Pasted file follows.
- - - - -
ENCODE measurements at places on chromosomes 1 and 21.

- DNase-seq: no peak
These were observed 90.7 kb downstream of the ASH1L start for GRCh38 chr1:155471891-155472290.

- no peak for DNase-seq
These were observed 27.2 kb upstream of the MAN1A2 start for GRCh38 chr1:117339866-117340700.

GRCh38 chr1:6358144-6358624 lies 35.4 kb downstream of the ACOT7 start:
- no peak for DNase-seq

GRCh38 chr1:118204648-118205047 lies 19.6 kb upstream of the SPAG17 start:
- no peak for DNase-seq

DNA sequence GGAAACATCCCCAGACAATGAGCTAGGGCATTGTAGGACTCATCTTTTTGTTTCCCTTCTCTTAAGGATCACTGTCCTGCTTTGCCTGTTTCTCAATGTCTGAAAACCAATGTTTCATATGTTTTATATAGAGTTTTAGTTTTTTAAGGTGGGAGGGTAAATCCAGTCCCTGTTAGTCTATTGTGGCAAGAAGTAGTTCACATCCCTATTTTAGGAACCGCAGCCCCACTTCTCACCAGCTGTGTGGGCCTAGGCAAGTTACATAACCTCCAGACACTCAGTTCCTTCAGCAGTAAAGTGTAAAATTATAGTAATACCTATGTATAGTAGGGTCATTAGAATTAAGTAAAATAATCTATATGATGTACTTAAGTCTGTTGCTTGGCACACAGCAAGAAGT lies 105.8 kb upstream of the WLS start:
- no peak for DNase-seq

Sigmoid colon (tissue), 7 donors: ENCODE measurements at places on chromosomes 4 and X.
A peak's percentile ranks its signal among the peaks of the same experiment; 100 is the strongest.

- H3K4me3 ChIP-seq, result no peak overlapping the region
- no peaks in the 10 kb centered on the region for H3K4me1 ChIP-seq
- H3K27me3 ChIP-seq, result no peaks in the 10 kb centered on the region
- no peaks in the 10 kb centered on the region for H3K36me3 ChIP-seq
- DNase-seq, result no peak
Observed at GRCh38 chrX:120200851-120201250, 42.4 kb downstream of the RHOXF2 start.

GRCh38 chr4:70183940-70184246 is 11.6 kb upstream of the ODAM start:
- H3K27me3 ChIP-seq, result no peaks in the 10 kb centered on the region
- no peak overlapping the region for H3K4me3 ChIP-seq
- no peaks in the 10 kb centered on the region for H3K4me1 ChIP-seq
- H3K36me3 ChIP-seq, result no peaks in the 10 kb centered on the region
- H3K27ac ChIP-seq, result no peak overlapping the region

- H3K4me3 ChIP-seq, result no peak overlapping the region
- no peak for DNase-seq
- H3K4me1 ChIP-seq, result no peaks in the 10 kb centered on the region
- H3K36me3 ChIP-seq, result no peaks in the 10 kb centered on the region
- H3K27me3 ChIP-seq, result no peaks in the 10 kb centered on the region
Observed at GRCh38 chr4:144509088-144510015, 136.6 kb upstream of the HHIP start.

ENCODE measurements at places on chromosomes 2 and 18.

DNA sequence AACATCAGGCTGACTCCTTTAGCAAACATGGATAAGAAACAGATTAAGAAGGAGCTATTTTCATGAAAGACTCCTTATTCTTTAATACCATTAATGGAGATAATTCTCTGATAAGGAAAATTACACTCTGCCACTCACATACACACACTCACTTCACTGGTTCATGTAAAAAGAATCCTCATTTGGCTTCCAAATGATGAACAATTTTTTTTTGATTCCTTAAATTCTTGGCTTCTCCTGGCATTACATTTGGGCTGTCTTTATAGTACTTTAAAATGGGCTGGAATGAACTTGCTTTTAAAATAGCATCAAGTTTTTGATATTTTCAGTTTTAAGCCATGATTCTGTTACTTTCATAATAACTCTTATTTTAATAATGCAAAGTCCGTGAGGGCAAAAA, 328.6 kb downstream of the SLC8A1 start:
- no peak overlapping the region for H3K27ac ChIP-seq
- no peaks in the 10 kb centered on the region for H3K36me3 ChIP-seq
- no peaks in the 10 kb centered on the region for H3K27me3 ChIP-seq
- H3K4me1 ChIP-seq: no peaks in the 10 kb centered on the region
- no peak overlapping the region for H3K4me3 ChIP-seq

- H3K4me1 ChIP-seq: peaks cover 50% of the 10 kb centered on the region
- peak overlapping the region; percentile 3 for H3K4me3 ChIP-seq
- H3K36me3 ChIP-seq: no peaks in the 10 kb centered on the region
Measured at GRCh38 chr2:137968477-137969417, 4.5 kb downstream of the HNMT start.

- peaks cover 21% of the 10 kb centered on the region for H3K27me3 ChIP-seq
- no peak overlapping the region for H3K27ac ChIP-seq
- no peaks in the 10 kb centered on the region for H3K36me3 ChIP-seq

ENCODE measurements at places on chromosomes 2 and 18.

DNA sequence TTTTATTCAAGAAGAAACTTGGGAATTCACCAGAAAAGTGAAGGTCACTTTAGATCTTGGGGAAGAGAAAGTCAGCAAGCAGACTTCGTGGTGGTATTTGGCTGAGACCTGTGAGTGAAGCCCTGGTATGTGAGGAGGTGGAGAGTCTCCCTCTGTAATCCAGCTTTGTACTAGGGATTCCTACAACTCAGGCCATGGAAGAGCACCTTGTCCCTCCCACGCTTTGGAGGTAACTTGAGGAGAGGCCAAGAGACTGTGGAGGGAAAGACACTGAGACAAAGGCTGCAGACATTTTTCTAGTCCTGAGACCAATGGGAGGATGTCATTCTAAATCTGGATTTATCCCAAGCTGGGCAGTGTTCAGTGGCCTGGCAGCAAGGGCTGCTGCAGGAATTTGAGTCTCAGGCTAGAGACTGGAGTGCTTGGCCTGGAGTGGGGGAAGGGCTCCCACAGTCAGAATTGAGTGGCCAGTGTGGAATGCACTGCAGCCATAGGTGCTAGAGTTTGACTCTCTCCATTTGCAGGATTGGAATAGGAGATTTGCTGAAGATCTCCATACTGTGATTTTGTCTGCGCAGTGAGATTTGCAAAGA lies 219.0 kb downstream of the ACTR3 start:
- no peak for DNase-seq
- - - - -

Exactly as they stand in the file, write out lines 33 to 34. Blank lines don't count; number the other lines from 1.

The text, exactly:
DNA sequence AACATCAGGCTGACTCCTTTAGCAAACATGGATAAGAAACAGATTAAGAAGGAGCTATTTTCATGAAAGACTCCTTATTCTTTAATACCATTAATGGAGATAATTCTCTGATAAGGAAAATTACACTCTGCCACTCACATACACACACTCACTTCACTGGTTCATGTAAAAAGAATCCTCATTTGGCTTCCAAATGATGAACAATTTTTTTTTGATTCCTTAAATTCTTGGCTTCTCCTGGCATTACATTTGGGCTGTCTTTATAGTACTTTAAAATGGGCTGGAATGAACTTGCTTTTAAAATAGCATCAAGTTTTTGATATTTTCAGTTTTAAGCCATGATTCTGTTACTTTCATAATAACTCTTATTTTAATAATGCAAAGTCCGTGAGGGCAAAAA, 328.6 kb downstream of the SLC8A1 start:
- no peak overlapping the region for H3K27ac ChIP-seq